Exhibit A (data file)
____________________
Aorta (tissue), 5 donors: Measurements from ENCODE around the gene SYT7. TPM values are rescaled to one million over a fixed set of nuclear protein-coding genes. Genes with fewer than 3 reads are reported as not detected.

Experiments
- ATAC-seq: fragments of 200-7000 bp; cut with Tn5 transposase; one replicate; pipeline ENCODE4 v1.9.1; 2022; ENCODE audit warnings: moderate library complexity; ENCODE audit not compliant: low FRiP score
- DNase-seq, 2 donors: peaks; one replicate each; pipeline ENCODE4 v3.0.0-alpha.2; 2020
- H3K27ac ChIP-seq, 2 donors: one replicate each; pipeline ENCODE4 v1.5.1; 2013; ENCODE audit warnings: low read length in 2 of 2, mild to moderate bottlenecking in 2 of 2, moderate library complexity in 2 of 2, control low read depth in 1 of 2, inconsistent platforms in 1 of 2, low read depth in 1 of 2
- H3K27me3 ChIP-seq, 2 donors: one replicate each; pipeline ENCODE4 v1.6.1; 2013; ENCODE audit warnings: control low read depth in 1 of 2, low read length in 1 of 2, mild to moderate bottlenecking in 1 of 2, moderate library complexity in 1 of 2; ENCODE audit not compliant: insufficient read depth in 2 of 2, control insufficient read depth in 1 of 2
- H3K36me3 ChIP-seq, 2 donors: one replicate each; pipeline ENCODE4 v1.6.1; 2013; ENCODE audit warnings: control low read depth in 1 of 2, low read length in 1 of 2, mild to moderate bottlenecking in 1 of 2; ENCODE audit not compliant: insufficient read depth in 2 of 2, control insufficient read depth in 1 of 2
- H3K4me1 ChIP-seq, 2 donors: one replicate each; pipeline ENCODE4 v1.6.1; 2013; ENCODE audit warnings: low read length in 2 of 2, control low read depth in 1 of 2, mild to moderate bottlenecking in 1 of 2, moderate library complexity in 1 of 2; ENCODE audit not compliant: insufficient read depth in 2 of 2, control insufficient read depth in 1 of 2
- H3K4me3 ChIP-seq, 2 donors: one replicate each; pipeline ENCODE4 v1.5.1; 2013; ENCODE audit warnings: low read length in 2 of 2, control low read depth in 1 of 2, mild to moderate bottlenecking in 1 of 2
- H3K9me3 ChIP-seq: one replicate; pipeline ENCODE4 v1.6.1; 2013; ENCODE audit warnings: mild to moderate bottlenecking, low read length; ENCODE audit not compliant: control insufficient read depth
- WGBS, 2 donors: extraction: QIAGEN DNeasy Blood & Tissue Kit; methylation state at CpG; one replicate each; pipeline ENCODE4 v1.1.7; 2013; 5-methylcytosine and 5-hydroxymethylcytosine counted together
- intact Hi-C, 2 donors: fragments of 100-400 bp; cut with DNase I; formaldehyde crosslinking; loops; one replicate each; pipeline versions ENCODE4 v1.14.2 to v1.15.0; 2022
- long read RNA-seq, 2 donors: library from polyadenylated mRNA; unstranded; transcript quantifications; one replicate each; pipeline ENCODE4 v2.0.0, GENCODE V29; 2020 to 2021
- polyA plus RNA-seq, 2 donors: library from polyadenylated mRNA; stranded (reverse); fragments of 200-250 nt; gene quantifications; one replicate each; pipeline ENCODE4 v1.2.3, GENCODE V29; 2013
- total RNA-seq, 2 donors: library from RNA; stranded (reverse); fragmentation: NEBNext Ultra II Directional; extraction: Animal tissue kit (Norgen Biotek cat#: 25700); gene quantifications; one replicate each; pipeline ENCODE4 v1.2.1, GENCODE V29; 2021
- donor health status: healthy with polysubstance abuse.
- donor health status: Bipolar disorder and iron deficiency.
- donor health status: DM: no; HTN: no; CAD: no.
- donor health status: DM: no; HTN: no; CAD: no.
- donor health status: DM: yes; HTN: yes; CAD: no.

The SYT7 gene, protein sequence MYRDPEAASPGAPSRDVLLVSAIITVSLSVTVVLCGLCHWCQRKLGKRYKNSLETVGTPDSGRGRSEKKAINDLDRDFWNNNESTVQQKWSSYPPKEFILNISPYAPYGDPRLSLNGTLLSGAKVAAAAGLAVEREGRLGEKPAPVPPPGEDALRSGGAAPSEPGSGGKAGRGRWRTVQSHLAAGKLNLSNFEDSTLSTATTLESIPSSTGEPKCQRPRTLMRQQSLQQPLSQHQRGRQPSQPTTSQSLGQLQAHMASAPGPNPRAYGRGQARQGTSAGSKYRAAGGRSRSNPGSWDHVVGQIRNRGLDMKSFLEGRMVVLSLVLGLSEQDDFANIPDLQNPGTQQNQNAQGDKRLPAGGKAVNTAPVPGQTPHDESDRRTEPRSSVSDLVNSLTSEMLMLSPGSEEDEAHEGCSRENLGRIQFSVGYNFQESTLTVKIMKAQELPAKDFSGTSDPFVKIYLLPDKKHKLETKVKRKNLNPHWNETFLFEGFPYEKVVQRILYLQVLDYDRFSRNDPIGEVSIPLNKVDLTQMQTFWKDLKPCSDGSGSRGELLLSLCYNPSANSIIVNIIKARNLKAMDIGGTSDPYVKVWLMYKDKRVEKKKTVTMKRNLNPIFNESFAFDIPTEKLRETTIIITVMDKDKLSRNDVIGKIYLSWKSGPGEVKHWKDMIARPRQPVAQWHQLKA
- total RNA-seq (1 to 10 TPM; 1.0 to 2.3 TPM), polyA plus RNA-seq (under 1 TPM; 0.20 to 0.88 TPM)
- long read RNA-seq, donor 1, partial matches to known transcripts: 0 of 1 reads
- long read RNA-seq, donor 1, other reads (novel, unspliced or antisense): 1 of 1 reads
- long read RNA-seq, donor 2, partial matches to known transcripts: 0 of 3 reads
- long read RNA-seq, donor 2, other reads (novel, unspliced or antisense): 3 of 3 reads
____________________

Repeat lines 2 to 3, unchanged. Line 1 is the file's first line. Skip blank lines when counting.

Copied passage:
Experiments
- ATAC-seq: fragments of 200-7000 bp; cut with Tn5 transposase; one replicate; pipeline ENCODE4 v1.9.1; 2022; ENCODE audit warnings: moderate library complexity; ENCODE audit not compliant: low FRiP score